Chapter 18: Creativity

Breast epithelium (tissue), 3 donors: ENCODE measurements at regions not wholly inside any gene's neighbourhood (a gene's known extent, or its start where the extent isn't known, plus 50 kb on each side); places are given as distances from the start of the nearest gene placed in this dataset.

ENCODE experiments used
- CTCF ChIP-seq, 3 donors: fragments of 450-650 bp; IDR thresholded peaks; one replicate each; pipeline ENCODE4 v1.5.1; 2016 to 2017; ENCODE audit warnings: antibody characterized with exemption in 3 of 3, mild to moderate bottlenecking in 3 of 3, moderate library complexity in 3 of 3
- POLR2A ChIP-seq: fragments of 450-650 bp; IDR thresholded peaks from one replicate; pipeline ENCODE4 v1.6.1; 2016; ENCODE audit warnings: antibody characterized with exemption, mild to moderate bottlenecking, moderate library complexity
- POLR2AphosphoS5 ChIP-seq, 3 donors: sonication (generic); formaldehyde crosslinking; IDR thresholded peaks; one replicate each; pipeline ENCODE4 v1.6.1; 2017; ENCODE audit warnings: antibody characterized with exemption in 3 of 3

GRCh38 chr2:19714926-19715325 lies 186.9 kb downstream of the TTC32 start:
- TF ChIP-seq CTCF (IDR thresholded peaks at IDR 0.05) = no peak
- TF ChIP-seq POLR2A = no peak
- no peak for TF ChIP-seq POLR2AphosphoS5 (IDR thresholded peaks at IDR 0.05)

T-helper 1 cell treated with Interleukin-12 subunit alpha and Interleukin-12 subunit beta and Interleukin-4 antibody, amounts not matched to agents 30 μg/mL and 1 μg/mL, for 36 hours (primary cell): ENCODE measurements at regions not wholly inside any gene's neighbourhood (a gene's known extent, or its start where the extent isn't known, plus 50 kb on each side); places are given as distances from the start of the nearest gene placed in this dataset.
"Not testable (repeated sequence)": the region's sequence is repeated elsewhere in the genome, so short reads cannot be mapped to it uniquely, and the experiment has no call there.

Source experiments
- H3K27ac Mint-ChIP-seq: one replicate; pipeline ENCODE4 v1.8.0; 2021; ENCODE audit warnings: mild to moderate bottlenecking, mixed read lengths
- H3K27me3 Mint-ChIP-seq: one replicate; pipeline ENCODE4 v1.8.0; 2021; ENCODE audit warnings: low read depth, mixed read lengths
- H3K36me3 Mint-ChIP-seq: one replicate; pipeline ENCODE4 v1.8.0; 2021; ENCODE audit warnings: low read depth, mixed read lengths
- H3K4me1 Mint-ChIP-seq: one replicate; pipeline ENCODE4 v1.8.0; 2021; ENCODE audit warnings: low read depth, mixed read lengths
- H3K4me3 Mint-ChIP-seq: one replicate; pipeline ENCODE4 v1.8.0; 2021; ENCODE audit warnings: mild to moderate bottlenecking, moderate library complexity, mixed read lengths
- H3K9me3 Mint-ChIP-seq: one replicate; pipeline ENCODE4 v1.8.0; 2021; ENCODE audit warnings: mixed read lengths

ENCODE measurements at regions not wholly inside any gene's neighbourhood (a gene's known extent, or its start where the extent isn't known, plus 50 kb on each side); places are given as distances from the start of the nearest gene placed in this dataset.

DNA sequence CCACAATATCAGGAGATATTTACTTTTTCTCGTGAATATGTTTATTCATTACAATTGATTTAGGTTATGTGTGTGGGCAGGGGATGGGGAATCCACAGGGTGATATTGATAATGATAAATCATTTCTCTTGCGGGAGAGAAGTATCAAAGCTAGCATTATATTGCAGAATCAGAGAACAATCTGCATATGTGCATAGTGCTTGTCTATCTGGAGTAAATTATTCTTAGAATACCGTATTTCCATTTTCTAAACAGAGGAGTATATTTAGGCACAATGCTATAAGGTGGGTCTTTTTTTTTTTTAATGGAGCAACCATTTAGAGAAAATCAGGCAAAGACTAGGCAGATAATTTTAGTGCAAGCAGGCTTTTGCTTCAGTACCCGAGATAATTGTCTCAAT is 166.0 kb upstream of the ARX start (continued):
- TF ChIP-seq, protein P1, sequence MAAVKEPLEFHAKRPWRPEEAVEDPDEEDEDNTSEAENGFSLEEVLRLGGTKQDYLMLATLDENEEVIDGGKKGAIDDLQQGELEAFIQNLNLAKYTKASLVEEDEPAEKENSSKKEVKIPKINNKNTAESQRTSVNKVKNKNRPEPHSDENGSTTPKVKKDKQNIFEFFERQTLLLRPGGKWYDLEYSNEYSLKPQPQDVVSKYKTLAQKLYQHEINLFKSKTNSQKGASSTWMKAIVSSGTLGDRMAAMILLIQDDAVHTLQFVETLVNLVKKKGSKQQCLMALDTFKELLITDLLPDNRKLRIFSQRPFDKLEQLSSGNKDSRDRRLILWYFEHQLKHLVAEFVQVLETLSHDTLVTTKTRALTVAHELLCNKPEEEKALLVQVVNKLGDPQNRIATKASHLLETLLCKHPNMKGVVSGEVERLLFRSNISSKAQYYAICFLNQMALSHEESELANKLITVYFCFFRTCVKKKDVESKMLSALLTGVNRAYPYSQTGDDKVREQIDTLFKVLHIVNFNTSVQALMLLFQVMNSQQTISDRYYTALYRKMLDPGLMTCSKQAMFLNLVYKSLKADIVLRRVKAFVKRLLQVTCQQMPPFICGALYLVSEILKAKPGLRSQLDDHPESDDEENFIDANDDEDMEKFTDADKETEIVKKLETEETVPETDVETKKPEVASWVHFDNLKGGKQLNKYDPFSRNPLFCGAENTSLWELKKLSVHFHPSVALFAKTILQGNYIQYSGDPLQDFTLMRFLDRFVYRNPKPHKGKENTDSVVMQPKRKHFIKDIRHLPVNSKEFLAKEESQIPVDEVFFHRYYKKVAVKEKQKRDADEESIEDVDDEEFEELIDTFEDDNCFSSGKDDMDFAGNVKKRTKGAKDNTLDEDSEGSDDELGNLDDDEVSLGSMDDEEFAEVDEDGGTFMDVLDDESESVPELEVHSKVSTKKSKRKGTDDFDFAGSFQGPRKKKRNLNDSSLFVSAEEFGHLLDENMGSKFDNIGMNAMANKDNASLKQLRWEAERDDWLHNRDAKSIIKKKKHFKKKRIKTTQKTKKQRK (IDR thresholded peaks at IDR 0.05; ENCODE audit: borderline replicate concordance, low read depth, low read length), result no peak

Ruth Towse Creativity is nowadays routinely invoked as having economic as well as cultural value, especially in the context of the creative industries, but it is an elusive concept for economists and there have been few attempts to develop an economic analysis of creativity. This is needed for two reasons: first, because the well-attested growth of the creative industries relies to a considerable extent on novel content supplied by creative and performing artists (hereafter ‘creators’); and second, because one of the main justifications for copyright law is that it stimulates creativity. Attempting to understand the motivation for individual creativity and, especially, whether it is amenable to economic incentives has barely been tackled directly in the cultural economics literature. Studies of artists’ labour markets, however, have thrown light on artists’ supply decisions in respect of their time allocation to creative and other income-earning work. Defining creativity A joint publication by several UN agencies concerned with the creative industries, Creative Economy Report 2008 (UNCTAD, 2008), adopts a broad (one might say too broad) view of creativity: it applies the term ‘creative’ to the creative economy, creative industries, creative cities, creative clusters and a range of creative goods and services. It offers this definition: ‘Creativity’ . . . refers to the formulation of new ideas and to the application of these ideas to produce original works of art and cultural products, functional creations, scientific inventions and technological innovations. There is thus an economic aspect to creativity, observable in the way it contributes to entrepreneurship, fosters innovation,...
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